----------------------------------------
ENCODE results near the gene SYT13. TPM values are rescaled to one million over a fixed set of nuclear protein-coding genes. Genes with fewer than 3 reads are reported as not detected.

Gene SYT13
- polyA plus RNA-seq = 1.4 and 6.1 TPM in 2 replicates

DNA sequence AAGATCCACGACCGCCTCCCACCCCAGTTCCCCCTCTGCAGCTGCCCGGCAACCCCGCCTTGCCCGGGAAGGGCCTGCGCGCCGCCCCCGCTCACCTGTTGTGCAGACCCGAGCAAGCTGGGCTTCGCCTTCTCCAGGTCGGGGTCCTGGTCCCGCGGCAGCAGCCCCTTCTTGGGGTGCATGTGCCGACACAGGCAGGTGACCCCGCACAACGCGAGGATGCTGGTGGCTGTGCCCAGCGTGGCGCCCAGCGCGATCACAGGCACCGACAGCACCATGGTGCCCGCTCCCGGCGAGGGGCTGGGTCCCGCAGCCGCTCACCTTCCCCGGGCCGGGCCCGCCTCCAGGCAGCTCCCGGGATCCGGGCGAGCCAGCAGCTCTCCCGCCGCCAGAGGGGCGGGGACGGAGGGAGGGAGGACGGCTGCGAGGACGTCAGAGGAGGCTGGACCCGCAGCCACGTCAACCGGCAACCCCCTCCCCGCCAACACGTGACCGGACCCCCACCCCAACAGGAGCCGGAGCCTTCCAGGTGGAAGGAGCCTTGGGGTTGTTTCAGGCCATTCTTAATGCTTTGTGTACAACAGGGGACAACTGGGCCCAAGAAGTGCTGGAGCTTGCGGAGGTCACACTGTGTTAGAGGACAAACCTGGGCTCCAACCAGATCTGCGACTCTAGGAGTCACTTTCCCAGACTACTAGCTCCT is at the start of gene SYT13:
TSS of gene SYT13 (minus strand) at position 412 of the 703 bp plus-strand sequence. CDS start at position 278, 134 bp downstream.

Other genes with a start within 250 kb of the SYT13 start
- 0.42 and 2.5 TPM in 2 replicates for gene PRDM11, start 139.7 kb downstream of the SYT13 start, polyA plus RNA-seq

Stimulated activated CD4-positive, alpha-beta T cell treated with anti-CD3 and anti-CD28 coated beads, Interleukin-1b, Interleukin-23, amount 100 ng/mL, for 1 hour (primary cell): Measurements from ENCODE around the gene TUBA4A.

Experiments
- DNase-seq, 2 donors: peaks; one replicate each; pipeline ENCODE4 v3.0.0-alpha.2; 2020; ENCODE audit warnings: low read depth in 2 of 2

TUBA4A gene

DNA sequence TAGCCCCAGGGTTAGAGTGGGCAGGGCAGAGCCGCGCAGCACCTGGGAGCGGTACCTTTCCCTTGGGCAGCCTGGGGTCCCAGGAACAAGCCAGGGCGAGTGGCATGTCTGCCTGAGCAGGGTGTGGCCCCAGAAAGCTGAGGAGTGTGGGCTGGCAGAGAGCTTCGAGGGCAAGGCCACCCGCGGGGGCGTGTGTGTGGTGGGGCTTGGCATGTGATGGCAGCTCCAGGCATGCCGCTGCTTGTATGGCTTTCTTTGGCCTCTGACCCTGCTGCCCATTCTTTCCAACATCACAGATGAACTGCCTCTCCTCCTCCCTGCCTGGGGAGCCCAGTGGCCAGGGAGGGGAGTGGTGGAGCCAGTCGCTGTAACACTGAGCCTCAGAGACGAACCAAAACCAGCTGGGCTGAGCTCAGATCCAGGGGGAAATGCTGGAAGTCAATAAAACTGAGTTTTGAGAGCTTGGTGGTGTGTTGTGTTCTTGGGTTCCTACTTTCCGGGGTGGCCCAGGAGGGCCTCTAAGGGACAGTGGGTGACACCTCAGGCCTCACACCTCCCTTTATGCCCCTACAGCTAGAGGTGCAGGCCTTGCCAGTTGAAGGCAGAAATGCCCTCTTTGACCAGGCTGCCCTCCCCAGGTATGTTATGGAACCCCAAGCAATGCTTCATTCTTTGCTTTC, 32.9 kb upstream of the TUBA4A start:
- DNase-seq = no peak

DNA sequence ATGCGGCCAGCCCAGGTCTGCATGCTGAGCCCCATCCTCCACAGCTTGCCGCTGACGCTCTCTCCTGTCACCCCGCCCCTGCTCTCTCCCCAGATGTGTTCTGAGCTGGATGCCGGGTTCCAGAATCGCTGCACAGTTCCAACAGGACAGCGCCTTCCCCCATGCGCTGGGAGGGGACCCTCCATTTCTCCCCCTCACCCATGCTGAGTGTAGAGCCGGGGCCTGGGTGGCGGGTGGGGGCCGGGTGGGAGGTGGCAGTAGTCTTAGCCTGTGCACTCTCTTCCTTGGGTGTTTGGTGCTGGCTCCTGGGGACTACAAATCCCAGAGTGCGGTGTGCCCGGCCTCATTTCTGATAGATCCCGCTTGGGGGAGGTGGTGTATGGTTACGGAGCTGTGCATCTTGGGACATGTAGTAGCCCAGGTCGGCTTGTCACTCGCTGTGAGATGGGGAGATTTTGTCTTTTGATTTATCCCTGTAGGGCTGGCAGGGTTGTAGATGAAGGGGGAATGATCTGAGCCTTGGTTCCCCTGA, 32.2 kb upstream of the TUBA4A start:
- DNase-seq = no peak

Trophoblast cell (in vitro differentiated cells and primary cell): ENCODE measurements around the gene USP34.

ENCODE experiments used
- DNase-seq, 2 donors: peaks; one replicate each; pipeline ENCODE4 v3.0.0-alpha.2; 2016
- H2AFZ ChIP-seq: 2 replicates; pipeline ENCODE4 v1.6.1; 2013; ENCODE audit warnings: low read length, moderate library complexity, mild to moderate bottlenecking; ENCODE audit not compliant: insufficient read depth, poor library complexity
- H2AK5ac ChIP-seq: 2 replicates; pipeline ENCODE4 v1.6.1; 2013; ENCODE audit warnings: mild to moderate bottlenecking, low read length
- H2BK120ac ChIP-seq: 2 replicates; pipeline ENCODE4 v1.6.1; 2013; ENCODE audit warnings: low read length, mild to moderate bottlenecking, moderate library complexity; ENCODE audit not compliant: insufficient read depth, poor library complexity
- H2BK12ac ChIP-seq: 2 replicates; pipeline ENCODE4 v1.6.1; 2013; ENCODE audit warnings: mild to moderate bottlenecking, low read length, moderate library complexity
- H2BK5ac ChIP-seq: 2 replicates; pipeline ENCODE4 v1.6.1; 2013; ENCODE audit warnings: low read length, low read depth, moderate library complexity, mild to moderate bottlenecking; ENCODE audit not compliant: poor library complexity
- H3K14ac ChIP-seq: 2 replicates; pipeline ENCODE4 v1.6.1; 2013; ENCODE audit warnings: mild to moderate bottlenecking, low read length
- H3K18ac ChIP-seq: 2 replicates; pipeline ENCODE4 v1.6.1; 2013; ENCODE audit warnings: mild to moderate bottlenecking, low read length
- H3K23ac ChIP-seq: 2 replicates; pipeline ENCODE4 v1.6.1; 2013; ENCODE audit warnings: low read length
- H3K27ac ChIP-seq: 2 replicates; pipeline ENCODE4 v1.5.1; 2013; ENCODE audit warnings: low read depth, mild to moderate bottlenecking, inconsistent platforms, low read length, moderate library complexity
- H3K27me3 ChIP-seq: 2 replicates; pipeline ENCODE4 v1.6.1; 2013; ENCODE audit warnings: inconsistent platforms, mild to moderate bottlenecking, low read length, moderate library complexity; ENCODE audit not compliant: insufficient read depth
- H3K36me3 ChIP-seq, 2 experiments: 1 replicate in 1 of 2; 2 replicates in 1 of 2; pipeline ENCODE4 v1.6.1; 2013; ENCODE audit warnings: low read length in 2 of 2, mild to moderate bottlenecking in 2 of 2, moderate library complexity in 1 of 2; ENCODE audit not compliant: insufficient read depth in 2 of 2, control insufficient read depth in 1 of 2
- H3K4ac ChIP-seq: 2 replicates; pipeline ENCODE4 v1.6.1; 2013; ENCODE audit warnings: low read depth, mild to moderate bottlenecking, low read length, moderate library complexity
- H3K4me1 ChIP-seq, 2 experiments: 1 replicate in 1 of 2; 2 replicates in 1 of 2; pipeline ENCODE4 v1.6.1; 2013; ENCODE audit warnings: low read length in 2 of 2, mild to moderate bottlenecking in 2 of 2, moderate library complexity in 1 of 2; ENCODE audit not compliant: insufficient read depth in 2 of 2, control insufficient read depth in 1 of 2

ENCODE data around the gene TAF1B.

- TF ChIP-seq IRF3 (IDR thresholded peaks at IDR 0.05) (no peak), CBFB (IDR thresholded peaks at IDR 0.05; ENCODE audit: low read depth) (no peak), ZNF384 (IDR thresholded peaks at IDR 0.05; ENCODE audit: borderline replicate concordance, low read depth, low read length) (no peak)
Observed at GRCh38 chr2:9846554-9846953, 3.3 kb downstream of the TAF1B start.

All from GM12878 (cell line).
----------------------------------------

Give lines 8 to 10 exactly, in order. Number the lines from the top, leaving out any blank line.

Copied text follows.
Stimulated activated CD4-positive, alpha-beta T cell treated with anti-CD3 and anti-CD28 coated beads, Interleukin-1b, Interleukin-23, amount 100 ng/mL, for 1 hour (primary cell): Measurements from ENCODE around the gene TUBA4A.

Experiments
- DNase-seq, 2 donors: peaks; one replicate each; pipeline ENCODE4 v3.0.0-alpha.2; 2020; ENCODE audit warnings: low read depth in 2 of 2